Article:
What do you think?  Do you still read Roth? What are your favorite Roth novels? 

(If you haven't read Roth, I'd certainly encourage you to try him. A good place to start is American Pastoral, but The Human Stain, Indignation, The Plot Against America and The Great American Novel [if you're a baseball fan] are all terrific as well. )


  1. I haven't read any Roth but I've got a few of his books on my Classics list. I'm kind of shocked that the teacher didn't know him. He seems like a modern classic -- like Irving, Updike and Mailer. But I don't know many high school teachers using those guys either.

  2. I read The Human Stain. Roth was the answer to one of our lit questions on trivia night, and I was the only one who got it right.

  3. I've read lots of Roth, going back years. I've got a few books of his sitting on my shelf just waiting to be read (like many other authors), but I really liked Plot Against America. And people do read and remember neighbors and I had a lively discussion the other night about Portnoy's Complaint. Talk about B&B mode!

  4. I read The Plot Against America last year and loved it. I've got several of his other books sitting on my shelves right now.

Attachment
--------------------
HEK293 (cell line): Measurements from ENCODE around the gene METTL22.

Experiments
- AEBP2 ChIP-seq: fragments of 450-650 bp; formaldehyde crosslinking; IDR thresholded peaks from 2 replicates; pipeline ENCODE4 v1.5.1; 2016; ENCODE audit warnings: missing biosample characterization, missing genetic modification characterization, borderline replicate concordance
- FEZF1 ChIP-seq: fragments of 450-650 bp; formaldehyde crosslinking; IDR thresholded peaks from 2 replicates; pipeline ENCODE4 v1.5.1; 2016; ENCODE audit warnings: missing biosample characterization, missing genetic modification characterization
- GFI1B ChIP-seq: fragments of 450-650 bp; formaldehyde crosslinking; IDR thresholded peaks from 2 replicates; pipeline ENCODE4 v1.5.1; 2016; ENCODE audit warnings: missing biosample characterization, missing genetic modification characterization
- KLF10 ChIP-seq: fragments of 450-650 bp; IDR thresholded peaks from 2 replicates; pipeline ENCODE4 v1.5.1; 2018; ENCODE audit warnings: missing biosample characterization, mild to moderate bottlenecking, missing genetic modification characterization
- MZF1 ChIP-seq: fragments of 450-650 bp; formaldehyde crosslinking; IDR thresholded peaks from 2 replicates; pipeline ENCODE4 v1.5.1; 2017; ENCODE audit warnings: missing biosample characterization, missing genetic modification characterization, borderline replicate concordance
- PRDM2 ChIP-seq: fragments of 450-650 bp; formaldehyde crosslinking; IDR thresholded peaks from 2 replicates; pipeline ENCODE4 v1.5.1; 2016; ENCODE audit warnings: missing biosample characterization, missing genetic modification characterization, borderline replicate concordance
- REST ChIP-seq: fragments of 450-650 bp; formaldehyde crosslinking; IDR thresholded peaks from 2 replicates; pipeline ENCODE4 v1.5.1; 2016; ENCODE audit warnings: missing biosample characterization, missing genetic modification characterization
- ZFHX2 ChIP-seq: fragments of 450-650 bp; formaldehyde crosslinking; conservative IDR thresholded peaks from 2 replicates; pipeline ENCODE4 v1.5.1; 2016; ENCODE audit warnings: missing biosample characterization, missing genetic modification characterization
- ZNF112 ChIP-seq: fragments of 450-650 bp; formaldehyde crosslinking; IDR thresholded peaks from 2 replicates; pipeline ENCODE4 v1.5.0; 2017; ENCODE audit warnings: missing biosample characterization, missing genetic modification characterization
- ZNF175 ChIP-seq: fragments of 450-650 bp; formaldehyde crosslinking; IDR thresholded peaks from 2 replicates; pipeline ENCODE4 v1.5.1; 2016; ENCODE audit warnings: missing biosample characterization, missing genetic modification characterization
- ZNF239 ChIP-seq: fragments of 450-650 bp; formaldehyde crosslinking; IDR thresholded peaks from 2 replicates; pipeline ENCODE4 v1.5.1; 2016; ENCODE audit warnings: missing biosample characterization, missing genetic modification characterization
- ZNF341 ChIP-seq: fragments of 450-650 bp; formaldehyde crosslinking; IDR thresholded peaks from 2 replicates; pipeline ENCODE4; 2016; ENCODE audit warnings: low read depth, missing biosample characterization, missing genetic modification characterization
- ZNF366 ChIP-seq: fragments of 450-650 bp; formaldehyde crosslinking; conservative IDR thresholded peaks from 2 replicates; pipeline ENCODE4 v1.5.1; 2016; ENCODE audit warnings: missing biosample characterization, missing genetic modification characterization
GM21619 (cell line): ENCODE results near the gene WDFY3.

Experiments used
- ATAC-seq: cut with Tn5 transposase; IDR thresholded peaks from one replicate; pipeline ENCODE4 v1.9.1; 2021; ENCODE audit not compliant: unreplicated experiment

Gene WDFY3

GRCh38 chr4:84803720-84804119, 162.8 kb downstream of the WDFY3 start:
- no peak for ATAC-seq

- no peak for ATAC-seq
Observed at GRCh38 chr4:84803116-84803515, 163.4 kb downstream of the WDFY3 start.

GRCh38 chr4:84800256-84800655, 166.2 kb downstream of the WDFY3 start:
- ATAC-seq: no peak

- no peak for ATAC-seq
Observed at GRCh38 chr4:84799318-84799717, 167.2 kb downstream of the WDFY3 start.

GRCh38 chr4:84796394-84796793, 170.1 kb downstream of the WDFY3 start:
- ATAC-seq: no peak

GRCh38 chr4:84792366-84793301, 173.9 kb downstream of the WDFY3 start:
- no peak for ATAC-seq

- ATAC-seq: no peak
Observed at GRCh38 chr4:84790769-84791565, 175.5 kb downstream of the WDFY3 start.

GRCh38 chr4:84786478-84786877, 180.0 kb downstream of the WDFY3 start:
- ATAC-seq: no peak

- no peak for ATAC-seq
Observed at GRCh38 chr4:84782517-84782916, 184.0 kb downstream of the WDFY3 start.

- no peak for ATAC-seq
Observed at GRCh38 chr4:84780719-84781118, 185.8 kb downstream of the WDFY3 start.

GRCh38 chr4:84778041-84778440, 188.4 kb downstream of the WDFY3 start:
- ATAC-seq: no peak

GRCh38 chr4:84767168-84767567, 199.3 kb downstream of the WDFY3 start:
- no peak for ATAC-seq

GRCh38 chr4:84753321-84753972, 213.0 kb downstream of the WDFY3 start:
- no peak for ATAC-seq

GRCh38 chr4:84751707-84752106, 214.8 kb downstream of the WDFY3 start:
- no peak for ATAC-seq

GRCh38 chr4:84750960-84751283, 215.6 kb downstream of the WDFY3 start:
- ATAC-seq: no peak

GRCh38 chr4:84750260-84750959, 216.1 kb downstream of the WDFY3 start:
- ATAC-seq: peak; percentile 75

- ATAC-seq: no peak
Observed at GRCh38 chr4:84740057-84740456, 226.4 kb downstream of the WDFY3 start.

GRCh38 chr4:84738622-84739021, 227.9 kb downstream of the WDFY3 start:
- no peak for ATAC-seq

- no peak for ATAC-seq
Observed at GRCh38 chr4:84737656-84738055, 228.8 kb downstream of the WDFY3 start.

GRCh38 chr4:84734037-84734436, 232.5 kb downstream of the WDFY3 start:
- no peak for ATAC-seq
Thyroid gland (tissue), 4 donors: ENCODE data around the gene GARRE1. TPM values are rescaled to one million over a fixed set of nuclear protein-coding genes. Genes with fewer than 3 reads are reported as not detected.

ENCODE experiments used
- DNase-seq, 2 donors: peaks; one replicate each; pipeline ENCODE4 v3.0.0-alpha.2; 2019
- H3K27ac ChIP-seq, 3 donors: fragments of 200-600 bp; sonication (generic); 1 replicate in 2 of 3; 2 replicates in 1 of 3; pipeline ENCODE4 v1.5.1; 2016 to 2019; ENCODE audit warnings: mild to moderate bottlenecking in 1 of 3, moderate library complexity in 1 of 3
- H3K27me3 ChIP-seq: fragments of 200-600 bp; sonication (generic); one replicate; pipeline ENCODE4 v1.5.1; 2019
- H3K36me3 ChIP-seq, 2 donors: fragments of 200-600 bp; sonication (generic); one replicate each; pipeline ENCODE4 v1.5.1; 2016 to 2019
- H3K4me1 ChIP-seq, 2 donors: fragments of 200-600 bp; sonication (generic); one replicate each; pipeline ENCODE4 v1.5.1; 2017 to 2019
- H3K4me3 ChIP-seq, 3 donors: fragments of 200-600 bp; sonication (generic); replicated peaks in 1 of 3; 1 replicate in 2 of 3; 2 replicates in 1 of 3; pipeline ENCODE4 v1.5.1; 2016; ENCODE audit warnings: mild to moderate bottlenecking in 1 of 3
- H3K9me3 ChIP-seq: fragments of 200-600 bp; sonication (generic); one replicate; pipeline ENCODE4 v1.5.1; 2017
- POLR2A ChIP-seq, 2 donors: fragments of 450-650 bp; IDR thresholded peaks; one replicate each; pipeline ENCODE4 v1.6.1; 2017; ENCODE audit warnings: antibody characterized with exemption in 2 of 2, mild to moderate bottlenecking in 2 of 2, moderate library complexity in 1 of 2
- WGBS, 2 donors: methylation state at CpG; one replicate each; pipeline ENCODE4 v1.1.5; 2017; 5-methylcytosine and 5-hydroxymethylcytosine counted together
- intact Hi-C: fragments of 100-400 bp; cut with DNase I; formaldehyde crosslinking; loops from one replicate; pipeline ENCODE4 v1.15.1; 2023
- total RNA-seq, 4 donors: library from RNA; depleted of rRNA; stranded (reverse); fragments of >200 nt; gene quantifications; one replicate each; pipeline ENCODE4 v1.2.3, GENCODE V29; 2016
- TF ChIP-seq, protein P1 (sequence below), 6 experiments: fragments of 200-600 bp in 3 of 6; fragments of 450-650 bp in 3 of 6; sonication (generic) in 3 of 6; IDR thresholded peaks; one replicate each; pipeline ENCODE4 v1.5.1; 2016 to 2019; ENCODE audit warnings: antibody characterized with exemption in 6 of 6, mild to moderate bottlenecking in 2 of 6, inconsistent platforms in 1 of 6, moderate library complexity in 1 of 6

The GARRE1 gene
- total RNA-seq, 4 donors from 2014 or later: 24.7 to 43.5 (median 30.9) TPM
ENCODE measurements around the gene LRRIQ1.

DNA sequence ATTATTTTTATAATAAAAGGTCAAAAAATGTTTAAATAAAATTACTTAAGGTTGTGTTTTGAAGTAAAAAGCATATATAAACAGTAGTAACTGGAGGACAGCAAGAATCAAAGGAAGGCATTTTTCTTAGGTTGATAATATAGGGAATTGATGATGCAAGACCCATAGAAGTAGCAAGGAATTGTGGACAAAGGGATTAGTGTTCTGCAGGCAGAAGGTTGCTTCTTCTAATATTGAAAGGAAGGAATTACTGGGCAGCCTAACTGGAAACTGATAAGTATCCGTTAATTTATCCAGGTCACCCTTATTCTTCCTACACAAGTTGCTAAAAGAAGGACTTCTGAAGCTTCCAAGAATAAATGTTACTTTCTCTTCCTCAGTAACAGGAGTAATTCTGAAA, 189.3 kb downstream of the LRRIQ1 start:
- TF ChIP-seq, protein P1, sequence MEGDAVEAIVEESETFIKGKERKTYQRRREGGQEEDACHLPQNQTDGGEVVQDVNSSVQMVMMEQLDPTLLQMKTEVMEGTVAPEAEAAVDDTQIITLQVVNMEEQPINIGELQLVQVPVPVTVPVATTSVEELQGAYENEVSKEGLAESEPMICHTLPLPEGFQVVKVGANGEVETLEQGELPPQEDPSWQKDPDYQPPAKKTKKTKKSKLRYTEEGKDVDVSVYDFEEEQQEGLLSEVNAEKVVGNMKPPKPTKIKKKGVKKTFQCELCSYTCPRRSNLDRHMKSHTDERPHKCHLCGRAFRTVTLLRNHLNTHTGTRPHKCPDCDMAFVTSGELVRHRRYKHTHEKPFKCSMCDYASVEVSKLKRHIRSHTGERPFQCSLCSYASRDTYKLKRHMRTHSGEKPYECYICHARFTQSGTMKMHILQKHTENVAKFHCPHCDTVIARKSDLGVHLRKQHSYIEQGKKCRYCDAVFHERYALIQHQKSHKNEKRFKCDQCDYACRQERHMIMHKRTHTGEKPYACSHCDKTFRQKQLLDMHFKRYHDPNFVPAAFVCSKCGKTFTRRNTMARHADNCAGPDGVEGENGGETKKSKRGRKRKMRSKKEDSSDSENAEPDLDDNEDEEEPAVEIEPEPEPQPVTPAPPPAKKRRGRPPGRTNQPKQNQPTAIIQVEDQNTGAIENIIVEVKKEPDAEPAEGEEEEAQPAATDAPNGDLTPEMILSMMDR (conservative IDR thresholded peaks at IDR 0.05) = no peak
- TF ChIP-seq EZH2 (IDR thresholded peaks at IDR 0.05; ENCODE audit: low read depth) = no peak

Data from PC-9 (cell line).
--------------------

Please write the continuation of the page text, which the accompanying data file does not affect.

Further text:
I agree with one of the previous commenters, though: He's a little too cerebral for high schoolers. I could see him being used in college courses, but not high school.

    Of course, that doesn't excuse the teacher's lack of knowledge of him.

  5. It's kinda scary that an English teacher didn't even know who Roth was! My favorite is Plot against America.

  6. @home - Yeah, I see Roth as a modern classic, too - though if he heard you compare him to those "three stooges," he'd probably name a particularly odious character after you. (Hey, I love Irving, just have the feeling Roth fancies himself above those folks...)

    @Lenore - Nicely done!

    @NancyO - Ah, that warms my soul to hear that folks are still discussing Roth. Portnoy's Complaint IS a great novel for conversation, for lots of reasons. :)

    @Michelle - Yeah, I agree, except for APers, Roth may be over the head of HSers. But it is unforgivable that an English teacher wouldn't have even heard of him.

    @Bookshelf - Scary, indeed. Plot Against America was a bit of departure from Roth's normal "style", but I still loved it, too.

  7. I didn't read Roth in school at all but did read Plot Against America for a book club a number of years ago - it was great and I was so impressed by the book! I have The Human Stain on the shelf but haven't read it yet.

  8. I am working my way thru his stuff -- American Pastoral and especially The Plot Against America are brilliant and smart and current. I thought The Human Stain was a little weaker, and the movie was a disaster, and am reading Portnoy now- I think he is a must-read!